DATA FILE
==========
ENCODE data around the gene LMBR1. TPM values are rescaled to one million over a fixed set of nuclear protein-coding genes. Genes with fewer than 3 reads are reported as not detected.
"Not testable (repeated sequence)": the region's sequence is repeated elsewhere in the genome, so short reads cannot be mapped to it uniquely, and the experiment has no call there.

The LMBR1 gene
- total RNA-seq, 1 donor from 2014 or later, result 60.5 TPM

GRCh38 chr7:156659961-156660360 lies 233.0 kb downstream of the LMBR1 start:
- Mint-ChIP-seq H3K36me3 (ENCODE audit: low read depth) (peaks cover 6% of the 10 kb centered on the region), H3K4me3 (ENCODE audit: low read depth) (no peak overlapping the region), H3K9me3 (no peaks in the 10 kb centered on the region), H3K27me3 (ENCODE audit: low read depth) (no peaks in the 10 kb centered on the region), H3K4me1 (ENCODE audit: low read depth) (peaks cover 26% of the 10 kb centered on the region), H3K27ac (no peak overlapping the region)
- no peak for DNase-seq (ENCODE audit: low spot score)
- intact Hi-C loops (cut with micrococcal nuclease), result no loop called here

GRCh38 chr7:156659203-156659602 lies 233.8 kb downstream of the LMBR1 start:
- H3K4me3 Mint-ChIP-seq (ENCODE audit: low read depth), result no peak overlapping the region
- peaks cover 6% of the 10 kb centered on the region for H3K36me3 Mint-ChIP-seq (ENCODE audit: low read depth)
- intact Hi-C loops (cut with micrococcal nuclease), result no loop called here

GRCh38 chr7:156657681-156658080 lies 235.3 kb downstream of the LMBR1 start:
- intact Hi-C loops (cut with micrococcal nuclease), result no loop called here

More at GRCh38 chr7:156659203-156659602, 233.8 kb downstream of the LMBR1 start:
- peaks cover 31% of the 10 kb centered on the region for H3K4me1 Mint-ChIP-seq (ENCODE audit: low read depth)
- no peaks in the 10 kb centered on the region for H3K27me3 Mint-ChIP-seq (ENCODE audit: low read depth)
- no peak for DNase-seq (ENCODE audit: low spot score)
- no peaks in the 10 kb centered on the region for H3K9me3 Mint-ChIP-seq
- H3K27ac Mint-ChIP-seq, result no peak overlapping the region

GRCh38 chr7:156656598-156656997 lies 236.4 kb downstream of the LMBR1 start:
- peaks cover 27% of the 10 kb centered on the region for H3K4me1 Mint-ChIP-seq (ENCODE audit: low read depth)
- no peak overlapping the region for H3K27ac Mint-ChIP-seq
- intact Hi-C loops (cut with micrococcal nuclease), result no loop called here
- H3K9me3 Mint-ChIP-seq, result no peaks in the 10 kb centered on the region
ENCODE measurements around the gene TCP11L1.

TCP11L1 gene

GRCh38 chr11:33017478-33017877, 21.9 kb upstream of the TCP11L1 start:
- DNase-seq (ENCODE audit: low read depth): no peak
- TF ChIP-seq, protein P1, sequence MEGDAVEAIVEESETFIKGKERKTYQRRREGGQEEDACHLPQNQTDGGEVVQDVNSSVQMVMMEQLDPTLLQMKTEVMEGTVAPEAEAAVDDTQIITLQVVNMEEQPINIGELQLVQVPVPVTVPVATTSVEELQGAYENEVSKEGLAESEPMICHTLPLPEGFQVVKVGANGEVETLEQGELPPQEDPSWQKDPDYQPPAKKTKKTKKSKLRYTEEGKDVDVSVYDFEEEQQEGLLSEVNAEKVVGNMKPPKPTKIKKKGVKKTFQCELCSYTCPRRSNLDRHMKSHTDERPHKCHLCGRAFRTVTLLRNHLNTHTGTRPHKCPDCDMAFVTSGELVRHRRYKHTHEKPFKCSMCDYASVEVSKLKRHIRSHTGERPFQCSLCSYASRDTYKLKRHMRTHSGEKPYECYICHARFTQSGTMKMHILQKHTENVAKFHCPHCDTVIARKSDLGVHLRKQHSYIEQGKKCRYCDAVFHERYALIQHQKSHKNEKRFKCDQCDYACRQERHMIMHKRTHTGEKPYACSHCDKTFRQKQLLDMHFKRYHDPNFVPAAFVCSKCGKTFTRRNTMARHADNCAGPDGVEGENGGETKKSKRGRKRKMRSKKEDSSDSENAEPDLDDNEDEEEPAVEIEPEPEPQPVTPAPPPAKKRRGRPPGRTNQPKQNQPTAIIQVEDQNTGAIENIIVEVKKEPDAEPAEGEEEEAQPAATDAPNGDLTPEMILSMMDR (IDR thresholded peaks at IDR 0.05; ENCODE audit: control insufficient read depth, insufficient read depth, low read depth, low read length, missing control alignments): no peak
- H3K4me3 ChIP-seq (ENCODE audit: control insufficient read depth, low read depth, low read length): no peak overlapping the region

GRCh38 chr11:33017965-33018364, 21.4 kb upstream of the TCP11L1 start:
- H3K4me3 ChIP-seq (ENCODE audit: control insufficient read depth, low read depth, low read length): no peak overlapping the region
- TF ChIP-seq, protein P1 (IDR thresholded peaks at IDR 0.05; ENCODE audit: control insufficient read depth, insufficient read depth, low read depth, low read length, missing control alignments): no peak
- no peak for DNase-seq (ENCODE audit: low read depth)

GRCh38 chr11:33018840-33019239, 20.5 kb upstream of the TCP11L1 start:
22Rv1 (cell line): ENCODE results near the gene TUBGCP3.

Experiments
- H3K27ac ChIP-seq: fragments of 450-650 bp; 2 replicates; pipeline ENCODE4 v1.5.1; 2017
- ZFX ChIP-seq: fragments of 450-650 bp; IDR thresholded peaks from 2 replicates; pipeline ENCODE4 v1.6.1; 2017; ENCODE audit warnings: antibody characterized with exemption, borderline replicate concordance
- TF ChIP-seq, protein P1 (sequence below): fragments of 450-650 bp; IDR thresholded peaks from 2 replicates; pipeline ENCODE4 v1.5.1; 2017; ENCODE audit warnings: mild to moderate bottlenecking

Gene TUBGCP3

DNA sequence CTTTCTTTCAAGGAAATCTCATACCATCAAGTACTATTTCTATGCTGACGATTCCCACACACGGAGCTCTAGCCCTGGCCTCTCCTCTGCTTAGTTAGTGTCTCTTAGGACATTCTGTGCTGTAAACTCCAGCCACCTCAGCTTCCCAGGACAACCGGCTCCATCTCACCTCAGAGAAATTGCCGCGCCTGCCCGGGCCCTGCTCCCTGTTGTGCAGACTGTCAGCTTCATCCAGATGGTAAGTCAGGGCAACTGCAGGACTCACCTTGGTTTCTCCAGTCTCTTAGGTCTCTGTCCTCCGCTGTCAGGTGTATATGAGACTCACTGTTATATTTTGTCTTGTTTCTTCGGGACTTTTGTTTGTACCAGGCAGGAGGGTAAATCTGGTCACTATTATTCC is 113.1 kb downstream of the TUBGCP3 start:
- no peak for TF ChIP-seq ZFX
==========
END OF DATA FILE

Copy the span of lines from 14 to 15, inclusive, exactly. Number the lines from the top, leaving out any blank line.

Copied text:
- intact Hi-C loops (cut with micrococcal nuclease), result no loop called here

More at GRCh38 chr7:156659203-156659602, 233.8 kb downstream of the LMBR1 start: